Volume 125, Issue 5 p. 735-741
Original Article
Free Access

Outcome after surgical treatment of dermatofibrosarcoma protuberans: Is clinical follow-up always indicated?

Eva A. Huis in ‘t Veld MD

Eva A. Huis in ‘t Veld MD

Sarcoma Unit, Department of Surgery, Royal Marsden Hospital, London, United Kingdom

Sarcoma Unit, Department of Surgical Oncology, Netherlands Cancer Institute-Antoni van Leeuwenhoek, Amsterdam, The Netherlands

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Frits van Coevorden MD, PhD

Frits van Coevorden MD, PhD

Sarcoma Unit, Department of Surgical Oncology, Netherlands Cancer Institute-Antoni van Leeuwenhoek, Amsterdam, The Netherlands

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Dirk J. Grünhagen MD, PhD

Dirk J. Grünhagen MD, PhD

Department of Surgical Oncology, Erasmus Medical Center-Daniel den Hoed Cancer Center, Rotterdam, The Netherlands

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Myles J. Smith MD, PhD

Myles J. Smith MD, PhD

Sarcoma Unit, Department of Surgery, Royal Marsden Hospital, London, United Kingdom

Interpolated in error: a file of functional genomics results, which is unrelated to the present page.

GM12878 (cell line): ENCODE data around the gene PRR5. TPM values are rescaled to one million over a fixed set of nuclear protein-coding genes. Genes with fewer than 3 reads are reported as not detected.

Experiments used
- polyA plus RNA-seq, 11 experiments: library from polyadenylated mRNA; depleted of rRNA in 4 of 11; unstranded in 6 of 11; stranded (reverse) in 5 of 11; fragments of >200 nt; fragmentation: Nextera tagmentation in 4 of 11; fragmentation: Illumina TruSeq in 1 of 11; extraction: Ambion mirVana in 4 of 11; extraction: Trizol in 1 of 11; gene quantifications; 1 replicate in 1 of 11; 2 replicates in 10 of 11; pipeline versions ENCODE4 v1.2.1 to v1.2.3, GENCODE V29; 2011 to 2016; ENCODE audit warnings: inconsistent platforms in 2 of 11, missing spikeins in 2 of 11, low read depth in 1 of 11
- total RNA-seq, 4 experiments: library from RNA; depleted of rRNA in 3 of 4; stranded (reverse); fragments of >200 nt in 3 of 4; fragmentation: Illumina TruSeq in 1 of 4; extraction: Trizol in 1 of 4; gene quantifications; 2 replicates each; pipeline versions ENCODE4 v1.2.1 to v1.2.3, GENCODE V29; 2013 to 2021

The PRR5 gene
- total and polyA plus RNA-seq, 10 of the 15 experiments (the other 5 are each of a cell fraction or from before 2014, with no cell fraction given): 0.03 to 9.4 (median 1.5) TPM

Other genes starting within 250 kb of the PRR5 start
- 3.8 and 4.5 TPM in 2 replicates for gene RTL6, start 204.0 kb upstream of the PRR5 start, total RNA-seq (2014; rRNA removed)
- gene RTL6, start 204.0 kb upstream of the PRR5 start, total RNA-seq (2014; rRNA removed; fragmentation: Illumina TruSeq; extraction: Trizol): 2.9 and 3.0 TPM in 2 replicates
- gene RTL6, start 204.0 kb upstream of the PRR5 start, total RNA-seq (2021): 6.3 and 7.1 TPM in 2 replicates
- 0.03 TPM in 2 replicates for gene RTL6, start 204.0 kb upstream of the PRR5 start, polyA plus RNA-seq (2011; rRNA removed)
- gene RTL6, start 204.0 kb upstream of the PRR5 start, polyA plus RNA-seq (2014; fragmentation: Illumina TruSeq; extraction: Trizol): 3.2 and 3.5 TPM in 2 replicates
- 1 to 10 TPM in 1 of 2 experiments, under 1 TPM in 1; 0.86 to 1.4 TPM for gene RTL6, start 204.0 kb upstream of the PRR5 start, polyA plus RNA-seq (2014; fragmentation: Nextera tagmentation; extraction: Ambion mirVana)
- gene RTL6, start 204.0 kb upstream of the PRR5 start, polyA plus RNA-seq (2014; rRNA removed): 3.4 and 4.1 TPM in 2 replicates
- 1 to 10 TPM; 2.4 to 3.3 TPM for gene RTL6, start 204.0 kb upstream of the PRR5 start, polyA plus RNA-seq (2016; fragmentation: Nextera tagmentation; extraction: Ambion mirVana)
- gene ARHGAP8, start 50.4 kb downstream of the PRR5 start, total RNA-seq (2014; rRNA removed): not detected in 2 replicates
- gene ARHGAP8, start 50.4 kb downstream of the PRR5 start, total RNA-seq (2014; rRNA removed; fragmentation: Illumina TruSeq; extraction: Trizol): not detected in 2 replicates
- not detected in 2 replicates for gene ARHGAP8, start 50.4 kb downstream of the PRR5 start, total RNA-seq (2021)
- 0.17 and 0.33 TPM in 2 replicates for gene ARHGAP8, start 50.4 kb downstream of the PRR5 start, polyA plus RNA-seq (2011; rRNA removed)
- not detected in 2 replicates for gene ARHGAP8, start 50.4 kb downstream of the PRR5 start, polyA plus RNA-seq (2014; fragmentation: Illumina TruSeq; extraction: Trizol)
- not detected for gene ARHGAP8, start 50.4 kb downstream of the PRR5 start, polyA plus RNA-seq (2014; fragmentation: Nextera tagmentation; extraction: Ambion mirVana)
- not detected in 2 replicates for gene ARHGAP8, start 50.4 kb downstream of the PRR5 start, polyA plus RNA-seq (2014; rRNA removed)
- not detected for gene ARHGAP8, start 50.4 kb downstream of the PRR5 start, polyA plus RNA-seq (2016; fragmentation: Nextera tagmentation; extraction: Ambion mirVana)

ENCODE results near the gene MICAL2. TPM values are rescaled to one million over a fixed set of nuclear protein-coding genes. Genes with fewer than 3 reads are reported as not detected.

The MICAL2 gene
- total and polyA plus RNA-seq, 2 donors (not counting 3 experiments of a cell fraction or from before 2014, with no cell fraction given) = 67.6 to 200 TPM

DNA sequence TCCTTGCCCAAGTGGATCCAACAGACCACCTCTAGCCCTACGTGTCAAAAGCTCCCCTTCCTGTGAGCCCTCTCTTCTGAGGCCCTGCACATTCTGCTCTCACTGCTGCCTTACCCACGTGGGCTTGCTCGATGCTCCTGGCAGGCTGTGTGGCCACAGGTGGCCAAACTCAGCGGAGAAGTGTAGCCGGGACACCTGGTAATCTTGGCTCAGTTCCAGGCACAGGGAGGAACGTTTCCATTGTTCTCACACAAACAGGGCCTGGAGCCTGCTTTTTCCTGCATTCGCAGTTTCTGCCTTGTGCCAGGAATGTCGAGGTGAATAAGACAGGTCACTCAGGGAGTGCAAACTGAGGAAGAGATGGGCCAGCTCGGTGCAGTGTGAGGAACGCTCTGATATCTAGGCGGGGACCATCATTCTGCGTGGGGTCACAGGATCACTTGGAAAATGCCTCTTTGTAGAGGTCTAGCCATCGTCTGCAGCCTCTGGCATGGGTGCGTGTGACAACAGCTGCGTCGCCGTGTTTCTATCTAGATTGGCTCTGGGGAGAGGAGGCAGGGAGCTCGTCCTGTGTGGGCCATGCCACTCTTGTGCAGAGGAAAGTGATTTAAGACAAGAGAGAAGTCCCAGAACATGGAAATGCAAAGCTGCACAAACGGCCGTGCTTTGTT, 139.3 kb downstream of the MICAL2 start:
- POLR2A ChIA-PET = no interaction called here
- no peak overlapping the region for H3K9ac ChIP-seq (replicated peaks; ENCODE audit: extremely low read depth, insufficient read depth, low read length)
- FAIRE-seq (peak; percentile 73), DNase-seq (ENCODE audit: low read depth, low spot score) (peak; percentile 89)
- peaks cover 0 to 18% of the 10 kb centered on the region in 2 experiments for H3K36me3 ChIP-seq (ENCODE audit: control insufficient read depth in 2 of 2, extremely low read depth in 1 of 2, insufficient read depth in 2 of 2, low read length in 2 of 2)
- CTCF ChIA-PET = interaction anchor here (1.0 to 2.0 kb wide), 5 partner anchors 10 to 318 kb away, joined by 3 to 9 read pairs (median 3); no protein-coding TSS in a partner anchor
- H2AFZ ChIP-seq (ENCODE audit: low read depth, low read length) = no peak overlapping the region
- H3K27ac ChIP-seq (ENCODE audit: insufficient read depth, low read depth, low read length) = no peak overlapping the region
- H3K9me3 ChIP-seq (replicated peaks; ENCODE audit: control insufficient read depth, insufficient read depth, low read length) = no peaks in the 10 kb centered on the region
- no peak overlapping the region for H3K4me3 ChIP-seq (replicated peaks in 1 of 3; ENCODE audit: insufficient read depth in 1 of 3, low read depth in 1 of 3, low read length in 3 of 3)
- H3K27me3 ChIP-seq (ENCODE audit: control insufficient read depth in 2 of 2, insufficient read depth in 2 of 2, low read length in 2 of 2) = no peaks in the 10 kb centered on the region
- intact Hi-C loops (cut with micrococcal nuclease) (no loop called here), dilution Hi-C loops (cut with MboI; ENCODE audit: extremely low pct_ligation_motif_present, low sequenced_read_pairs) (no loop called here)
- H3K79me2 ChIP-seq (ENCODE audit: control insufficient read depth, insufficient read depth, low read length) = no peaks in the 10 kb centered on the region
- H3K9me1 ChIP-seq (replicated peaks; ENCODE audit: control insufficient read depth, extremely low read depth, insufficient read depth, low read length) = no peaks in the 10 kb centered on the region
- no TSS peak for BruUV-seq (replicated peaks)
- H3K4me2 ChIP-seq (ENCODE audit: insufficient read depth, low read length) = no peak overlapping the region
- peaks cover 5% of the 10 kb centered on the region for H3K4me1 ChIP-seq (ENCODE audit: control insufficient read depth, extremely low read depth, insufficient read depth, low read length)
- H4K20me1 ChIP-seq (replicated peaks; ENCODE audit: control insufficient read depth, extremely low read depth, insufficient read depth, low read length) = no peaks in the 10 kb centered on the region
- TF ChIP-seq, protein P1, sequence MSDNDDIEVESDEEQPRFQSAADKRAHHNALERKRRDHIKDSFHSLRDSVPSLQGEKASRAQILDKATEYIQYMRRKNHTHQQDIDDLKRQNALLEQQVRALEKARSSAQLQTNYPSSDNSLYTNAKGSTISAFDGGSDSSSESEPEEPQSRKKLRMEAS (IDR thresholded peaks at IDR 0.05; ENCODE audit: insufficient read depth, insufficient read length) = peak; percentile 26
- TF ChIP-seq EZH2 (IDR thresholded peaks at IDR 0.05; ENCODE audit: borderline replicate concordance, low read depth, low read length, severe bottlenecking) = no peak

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Alexander C. J. van Akkooi MD, PhD

Alexander C. J. van Akkooi MD, PhD

Sarcoma Unit, Department of Surgical Oncology, Netherlands Cancer Institute-Antoni van Leeuwenhoek, Amsterdam, The Netherlands

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Michel W. J. M. Wouters MD, PhD

Michel W. J. M. Wouters MD, PhD

Sarcoma Unit, Department of Surgical Oncology, Netherlands Cancer Institute-Antoni van Leeuwenhoek, Amsterdam, The Netherlands

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Andrew J. Hayes MD, PhD

Andrew J. Hayes MD, PhD

Sarcoma Unit, Department of Surgery, Royal Marsden Hospital, London, United Kingdom

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Cornelis Verhoef MD, PhD

Cornelis Verhoef MD, PhD

Department of Surgical Oncology, Erasmus Medical Center-Daniel den Hoed Cancer Center, Rotterdam, The Netherlands

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Dirk C. Strauss MD

Dirk C. Strauss MD

Sarcoma Unit, Department of Surgery, Royal Marsden Hospital, London, United Kingdom

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Winan J. van Houdt MSc, MD, PhD

Corresponding Author

Winan J. van Houdt MSc, MD, PhD

Sarcoma Unit, Department of Surgery, Royal Marsden Hospital, London, United Kingdom

Sarcoma Unit, Department of Surgical Oncology, Netherlands Cancer Institute-Antoni van Leeuwenhoek, Amsterdam, The Netherlands

Corresponding author: Winan J. van Houdt, MSc, MD, PhD, Sarcoma Unit, Department of Surgical Oncology, Netherlands Cancer Institute, Plesmanlaan 121 Amsterdam, 1066 CX, The Netherlands;

[email protected]

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First published: 15 January 2019
Citations: 27
See related editorial on pages 670–2, this issue.